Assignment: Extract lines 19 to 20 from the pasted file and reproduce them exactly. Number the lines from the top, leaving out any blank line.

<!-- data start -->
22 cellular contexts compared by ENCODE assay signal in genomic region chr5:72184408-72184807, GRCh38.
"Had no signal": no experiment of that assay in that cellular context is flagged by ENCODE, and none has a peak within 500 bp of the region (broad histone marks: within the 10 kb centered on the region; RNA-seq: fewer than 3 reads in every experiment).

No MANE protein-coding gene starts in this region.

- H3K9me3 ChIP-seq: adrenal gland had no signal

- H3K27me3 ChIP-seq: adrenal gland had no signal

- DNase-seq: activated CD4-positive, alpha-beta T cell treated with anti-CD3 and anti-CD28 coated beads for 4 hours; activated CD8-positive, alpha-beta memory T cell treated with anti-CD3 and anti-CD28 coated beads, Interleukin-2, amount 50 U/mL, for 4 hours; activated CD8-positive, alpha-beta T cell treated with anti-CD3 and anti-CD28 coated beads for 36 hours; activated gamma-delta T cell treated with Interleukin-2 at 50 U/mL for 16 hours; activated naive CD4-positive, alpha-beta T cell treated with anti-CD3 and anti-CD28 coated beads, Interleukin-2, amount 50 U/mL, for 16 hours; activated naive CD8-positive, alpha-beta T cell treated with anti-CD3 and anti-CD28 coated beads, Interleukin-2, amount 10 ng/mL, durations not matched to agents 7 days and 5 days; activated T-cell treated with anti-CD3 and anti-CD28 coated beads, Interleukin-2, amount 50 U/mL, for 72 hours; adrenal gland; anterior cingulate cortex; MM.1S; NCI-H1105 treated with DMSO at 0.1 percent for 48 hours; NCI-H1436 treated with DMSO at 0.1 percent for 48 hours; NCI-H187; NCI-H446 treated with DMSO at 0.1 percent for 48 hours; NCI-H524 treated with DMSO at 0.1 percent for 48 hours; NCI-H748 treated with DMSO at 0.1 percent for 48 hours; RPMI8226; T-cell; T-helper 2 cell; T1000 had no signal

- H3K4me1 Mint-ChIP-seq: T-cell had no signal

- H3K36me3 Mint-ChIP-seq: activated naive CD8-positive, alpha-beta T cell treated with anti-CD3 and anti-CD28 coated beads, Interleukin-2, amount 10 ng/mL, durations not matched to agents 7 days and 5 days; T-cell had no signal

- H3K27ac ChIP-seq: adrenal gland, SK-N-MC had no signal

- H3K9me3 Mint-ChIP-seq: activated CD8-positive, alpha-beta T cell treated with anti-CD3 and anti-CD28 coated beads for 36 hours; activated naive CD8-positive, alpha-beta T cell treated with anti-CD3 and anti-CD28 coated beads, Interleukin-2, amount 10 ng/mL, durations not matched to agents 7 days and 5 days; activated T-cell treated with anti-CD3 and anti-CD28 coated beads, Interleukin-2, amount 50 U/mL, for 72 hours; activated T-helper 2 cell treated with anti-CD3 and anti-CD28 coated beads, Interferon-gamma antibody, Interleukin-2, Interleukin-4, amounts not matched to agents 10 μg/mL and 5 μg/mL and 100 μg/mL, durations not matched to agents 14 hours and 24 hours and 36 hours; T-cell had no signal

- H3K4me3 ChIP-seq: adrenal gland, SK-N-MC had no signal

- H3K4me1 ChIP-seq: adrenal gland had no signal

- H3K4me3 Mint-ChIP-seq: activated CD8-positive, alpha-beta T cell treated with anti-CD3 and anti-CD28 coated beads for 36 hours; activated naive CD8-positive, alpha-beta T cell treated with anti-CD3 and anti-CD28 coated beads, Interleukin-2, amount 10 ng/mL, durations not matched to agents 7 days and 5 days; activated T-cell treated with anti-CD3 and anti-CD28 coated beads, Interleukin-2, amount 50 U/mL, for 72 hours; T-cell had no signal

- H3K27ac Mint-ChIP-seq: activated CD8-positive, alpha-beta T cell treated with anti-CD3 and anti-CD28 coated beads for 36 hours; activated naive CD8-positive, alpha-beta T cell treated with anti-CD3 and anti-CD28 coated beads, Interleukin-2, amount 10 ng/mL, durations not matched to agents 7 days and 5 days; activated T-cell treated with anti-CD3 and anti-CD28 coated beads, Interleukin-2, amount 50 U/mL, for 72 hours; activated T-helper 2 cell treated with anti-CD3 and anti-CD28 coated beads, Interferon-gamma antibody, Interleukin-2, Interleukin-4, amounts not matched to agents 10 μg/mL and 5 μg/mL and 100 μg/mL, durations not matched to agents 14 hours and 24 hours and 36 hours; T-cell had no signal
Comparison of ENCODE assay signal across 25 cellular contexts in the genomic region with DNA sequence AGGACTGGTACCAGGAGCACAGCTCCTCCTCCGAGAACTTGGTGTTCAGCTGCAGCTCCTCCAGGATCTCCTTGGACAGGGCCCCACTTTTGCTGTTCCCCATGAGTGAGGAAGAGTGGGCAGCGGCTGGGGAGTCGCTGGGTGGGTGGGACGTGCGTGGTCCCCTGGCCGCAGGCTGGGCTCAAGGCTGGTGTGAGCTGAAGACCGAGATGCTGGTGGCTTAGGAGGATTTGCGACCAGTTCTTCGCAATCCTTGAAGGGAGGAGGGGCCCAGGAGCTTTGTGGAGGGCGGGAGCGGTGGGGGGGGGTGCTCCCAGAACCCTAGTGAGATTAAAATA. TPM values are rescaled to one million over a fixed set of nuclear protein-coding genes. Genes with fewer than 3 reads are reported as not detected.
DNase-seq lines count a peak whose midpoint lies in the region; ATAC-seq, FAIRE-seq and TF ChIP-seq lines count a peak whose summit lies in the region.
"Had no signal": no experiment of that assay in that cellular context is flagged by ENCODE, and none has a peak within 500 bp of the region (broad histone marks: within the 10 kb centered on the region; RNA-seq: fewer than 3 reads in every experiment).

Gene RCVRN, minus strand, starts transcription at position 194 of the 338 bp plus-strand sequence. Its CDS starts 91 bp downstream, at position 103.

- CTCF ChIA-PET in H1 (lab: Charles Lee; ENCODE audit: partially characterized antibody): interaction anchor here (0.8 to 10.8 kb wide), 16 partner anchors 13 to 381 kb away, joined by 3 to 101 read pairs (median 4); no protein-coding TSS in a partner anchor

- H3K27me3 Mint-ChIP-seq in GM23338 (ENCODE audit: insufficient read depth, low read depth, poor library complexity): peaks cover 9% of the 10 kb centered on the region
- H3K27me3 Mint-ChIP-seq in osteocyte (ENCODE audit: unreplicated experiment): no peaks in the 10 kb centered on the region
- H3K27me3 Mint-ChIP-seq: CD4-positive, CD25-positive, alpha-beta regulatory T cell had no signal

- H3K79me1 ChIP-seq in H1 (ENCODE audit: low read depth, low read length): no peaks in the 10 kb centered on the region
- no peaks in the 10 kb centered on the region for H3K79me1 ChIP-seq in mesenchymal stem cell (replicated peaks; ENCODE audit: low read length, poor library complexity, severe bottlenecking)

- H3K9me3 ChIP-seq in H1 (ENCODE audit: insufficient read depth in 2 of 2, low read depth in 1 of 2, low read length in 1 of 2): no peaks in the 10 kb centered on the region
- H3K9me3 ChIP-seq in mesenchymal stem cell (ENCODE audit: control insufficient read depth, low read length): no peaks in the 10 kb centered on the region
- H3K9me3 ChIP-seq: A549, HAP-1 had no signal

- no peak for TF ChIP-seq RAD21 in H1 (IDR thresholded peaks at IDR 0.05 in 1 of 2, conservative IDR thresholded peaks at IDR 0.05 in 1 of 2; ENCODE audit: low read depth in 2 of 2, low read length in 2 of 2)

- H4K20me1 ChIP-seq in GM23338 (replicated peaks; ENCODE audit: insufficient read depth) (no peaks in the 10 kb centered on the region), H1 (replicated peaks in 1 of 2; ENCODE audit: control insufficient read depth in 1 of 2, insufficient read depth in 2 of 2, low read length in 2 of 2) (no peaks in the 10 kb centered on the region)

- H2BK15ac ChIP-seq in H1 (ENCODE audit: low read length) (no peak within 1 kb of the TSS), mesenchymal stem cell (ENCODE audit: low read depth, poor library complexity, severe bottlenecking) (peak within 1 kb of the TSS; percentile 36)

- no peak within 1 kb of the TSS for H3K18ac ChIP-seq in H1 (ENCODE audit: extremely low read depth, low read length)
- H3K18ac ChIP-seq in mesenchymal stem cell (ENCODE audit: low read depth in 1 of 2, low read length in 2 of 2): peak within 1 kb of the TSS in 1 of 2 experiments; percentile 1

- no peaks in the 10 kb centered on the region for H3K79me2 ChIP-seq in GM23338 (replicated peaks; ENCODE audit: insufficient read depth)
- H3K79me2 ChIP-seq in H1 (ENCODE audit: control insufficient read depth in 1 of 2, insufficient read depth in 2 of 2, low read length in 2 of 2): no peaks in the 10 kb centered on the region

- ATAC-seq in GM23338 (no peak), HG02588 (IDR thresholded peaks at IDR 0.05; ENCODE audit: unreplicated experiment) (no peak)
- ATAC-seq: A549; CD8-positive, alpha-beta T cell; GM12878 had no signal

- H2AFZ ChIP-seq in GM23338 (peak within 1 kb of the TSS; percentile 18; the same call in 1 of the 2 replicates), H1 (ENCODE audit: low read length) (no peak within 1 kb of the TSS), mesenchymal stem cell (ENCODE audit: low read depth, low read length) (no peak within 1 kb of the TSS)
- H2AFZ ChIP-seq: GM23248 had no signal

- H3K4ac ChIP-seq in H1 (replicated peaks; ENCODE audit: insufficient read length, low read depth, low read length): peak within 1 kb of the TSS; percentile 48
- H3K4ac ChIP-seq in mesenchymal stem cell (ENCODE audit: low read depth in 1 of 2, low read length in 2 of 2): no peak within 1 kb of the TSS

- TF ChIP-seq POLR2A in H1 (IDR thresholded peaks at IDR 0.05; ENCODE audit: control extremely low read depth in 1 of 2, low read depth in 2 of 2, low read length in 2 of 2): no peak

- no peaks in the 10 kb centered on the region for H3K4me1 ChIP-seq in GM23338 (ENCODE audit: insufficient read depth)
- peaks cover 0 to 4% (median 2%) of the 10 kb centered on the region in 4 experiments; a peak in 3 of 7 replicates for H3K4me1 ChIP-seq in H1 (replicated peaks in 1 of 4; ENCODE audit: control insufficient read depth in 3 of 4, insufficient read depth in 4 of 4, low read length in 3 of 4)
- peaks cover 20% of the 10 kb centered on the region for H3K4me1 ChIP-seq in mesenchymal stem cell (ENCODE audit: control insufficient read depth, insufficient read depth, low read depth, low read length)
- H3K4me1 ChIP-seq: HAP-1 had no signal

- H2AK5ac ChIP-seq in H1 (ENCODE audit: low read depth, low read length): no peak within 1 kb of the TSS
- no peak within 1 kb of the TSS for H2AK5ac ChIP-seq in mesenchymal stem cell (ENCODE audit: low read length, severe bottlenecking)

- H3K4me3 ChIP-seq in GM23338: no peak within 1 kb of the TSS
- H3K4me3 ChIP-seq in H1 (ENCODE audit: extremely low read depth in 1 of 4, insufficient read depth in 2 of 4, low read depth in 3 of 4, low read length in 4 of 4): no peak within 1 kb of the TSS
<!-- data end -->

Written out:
- CTCF ChIA-PET in H1 (lab: Charles Lee; ENCODE audit: partially characterized antibody): interaction anchor here (0.8 to 10.8 kb wide), 16 partner anchors 13 to 381 kb away, joined by 3 to 101 read pairs (median 4); no protein-coding TSS in a partner anchor

- H3K27me3 Mint-ChIP-seq in GM23338 (ENCODE audit: insufficient read depth, low read depth, poor library complexity): peaks cover 9% of the 10 kb centered on the region